The Diamonds Within Us is a tour of contemplative psychology. If you are familiar with the work of Chogyam Trungpa Rinpoche, you will recognize the thoroughgoing, unsparing and unprecedented account of human mind from the Trungpa canon, which is a mix of classic Tibetan Buddhism and visionary insights of Trungpa’s own. This material continues to enthrall and entrance devotees, much as the man himself did when he was with us.
For those readers not familiar with Trungpa’s work, Melissa Moore is uniquely qualified to digest it for us, having lived and contemplated these teachings since her young adulthood. She is a senior, empowered teacher in Trungpa Rinpoche’s line.
Following on from the direct transmission of Buddhist topics such as the eight kinds of consciousness, the five Buddha families, relative and absolute truth, emptiness, etc., you will find Ms. Moore’s elucidation of the nature and substance of emotions. For this you will need the Buddhist background, for without it, basic notions of contemplative psychology will sound like pie in the sky. ‘Intrinsic health’ and ‘nonjudgmental awareness’ or ‘basic sanity’ would seem unavailable outside the context of Buddhist understanding. Here the application of these radical and challenging Buddhist views defines human healing while side-stepping the entire vocabulary, assumptions, and practices of mainstream psychotherapy.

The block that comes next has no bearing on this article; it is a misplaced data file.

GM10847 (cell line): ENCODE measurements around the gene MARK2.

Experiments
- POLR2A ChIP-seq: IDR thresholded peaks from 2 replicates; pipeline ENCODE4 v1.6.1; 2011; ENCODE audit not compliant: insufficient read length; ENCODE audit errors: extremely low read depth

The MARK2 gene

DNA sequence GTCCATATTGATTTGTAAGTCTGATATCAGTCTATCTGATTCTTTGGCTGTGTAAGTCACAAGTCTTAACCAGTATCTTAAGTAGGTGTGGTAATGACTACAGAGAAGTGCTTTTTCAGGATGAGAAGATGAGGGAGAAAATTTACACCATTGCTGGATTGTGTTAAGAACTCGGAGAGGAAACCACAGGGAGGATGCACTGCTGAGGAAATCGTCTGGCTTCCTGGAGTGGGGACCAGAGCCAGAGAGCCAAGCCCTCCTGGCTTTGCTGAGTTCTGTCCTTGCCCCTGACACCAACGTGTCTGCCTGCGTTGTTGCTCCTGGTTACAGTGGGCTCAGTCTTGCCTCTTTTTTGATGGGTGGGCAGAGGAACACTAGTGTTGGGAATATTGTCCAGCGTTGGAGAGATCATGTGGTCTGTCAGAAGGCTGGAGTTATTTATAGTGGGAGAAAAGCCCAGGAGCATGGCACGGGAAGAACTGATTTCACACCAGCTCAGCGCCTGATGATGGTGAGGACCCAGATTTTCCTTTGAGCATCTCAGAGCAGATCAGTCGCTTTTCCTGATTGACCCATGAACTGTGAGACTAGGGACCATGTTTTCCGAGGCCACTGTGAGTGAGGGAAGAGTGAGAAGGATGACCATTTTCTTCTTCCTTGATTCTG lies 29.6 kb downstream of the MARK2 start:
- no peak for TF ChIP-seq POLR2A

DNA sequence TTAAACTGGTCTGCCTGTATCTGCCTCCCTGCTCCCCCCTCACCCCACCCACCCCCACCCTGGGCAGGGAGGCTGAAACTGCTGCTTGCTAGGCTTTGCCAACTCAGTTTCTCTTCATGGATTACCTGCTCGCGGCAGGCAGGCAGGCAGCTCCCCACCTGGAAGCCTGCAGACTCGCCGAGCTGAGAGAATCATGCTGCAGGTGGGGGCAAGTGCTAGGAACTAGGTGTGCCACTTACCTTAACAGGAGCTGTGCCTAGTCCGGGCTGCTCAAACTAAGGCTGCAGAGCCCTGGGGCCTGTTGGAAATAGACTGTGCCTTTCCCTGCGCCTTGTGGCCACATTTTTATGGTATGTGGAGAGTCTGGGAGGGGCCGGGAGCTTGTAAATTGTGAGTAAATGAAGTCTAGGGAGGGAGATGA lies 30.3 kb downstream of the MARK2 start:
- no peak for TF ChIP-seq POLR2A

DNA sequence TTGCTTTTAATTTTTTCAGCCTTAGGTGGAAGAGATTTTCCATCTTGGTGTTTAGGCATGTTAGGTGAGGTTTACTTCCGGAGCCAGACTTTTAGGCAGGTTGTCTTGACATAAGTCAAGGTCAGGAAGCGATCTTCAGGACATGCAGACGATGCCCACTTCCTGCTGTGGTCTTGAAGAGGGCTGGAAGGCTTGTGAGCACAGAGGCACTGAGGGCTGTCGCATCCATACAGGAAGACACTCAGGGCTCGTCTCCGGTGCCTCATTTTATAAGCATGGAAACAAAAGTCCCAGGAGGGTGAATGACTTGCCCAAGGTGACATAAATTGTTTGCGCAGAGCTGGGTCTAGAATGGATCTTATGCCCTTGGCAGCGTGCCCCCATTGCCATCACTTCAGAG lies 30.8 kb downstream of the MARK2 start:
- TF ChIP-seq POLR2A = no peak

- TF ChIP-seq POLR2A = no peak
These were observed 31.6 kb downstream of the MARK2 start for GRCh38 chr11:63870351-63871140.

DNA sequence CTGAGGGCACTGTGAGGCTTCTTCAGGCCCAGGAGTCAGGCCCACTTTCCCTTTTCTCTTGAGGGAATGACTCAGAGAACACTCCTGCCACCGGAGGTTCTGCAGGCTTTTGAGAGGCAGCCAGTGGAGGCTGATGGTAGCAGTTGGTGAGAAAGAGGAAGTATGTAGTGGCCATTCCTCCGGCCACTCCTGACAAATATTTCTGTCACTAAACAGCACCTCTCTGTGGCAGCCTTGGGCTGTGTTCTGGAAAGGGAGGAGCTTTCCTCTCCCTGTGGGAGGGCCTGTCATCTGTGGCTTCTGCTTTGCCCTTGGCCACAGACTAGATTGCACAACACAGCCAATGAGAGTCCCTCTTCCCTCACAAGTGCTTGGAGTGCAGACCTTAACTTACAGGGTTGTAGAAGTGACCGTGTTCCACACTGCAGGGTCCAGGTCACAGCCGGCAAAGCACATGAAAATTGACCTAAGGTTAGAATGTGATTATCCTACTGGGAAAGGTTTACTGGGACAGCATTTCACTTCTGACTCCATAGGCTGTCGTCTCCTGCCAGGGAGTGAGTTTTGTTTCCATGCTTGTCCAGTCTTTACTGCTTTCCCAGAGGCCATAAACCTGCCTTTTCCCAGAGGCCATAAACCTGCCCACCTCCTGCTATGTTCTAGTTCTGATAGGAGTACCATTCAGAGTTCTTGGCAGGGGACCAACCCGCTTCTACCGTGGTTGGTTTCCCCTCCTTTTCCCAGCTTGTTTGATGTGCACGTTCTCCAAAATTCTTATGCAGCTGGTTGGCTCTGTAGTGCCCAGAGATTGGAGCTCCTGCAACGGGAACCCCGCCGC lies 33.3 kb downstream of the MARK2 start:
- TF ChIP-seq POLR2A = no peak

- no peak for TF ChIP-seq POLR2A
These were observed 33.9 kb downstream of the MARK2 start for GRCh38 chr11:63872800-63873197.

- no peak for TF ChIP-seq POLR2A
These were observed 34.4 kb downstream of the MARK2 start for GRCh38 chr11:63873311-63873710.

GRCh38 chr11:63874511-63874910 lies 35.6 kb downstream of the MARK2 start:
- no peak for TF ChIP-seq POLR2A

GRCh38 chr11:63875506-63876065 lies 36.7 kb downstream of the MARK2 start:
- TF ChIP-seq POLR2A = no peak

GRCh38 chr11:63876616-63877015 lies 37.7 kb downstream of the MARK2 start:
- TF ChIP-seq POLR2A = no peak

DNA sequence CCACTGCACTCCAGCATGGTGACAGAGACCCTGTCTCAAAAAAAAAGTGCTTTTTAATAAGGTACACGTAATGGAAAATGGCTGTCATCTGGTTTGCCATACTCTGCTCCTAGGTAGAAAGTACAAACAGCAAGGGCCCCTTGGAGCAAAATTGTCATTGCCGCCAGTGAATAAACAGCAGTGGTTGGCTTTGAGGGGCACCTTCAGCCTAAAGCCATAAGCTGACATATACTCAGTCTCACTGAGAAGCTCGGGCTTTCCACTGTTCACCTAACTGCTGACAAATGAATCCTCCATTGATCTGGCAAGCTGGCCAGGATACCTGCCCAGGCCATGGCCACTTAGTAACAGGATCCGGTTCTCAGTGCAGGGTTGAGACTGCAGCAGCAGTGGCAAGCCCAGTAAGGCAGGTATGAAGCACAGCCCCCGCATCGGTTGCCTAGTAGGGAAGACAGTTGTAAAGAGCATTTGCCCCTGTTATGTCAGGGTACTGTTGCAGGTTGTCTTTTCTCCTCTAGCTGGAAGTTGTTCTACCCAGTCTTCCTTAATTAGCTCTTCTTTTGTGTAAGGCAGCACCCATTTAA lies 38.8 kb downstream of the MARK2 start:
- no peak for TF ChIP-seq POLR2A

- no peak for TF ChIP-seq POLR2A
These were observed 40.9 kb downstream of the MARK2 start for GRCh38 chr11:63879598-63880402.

The later chapters take a deep dive into mindfulness of emotions, going far beyond where many current uses of mindfulness take us. This book is a unique offering, in that it applies Buddhist logic to the problem of psychological suffering in a modern context. Where else would you find a statement such as “Contemplative Psychology is a path of retraining ourselves to not make things up in our minds, but to rest in not knowing and learn to tolerate the intensity of the discomfort. We train to go toward emotional energy and open to it for the wisdom that is innate within the messiness of the feelings.”
The Diamonds Within Us taps into the centuries-old wisdom of Buddhism and joins it with contemporary understandings of isolation, shame, guilt, power, and the needs of individuals in modern society. The resultant methodology is invaluable.